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CNAS: South Asia's Geography of Conflict

Author: Robert D. Kaplan
September 8, 2010

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India will emerge as the key Eurasian pivot state because of its effect on relations between the United States and China. To effectively deal with India, American policymakers must understand Indian geography and geopolitics throughout its long history. In particular, Indian geography is the story of invasions from a northwesterly direction, and India's strategic challenges still inhere in this fact. Afghanistan, in Indian eyes, is not part of Central Asia but part of the Indian subcontinent. Afghanistan is linked organically to India on account of the record of empires past. This organic connection to India is also true of Central Asia and Iran. As for Pakistan, it is seen by Indians as the modern-day residue of medieval Muslim domination over India. As the India-Pakistan dispute attests, nationalism is young and vibrant in the subcontinent, as it was in early modern Europe. The India-China rivalry, unlike the India-Pakistan one, is far less emotional because it is not borne of historical grievances. India is quietly testing the United States in Afghanistan, to see to what extent America will remain as a great power in Eurasia.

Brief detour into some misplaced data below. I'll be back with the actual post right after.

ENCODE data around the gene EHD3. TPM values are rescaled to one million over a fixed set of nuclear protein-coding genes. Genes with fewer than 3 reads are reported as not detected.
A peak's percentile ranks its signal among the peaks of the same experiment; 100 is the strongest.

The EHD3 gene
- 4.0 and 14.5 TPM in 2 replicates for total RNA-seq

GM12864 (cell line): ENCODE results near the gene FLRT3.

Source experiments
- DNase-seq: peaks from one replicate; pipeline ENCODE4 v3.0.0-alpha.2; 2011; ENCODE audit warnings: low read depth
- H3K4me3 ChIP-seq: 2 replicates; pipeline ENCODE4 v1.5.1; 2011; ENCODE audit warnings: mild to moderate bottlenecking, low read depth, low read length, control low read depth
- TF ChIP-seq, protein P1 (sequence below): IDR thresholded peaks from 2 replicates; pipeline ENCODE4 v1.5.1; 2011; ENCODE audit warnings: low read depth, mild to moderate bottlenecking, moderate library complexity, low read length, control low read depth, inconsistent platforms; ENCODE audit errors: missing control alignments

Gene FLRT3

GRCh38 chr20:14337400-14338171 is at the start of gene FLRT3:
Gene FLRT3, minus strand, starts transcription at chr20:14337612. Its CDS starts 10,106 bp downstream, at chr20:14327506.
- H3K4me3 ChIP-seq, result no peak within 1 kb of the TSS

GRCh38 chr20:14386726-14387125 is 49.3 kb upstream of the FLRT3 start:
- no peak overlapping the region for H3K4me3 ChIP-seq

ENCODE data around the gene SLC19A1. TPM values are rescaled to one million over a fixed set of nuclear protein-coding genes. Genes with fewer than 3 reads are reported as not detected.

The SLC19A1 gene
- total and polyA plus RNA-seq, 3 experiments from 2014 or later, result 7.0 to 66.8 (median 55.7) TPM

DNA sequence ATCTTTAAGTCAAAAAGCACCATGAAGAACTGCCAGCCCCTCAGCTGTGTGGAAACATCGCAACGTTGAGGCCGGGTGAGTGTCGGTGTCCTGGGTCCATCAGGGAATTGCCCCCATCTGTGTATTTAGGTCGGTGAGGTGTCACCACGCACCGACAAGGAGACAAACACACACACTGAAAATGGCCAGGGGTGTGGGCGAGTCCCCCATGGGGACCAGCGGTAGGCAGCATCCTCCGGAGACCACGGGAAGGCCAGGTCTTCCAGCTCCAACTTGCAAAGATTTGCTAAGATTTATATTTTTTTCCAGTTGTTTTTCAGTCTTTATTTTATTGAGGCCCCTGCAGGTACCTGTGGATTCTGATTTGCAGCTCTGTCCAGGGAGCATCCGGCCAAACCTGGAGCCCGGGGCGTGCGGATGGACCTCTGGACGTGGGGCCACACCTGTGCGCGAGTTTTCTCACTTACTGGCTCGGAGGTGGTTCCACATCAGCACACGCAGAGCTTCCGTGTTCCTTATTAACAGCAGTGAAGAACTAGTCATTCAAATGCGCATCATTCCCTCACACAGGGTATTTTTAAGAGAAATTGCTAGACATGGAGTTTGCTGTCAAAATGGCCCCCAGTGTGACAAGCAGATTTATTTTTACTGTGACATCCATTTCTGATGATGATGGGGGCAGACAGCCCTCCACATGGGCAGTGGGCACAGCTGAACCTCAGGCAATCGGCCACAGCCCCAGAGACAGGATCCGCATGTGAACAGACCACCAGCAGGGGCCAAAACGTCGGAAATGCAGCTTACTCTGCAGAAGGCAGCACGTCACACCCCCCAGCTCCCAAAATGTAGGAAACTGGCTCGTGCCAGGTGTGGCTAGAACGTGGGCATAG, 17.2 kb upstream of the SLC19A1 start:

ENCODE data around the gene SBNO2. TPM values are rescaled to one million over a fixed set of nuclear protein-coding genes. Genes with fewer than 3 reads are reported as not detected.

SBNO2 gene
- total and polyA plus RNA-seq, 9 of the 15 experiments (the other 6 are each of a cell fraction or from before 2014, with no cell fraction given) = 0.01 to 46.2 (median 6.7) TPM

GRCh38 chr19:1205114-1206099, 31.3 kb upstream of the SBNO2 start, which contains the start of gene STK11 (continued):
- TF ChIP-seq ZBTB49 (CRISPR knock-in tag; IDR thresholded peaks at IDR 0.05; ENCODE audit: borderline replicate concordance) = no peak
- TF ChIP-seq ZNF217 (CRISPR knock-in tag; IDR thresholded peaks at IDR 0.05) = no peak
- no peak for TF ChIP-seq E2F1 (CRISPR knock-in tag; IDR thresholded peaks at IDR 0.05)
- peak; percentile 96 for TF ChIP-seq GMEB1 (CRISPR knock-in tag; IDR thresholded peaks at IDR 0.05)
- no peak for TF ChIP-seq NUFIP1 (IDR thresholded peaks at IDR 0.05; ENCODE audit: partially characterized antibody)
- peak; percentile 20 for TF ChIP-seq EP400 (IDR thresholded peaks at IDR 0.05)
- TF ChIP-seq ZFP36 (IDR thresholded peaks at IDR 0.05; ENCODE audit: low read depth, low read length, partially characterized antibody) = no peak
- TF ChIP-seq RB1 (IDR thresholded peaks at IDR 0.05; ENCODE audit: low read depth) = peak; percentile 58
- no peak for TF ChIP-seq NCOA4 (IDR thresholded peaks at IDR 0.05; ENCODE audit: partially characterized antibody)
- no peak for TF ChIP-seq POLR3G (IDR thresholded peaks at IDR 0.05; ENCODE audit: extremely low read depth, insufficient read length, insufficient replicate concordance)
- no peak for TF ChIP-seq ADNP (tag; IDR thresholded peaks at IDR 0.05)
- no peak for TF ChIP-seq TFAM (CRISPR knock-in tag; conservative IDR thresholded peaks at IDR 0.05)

As the United States and China become great power rivals, the direction in which India tilts could determine the course of geopolitics in Eurasia in the 21st century. India, in other words, looms as the ultimate pivot state. But even as the Indian political class understands at a very intimate level America's own historical and geographical situation, the American political class has no such understanding of India's. Yet, if Americans do not come to grasp India's age-old, highly unstable geopolitics, especially as it concerns Pakistan, Afghanistan and China, they will badly mishandle the relationship.

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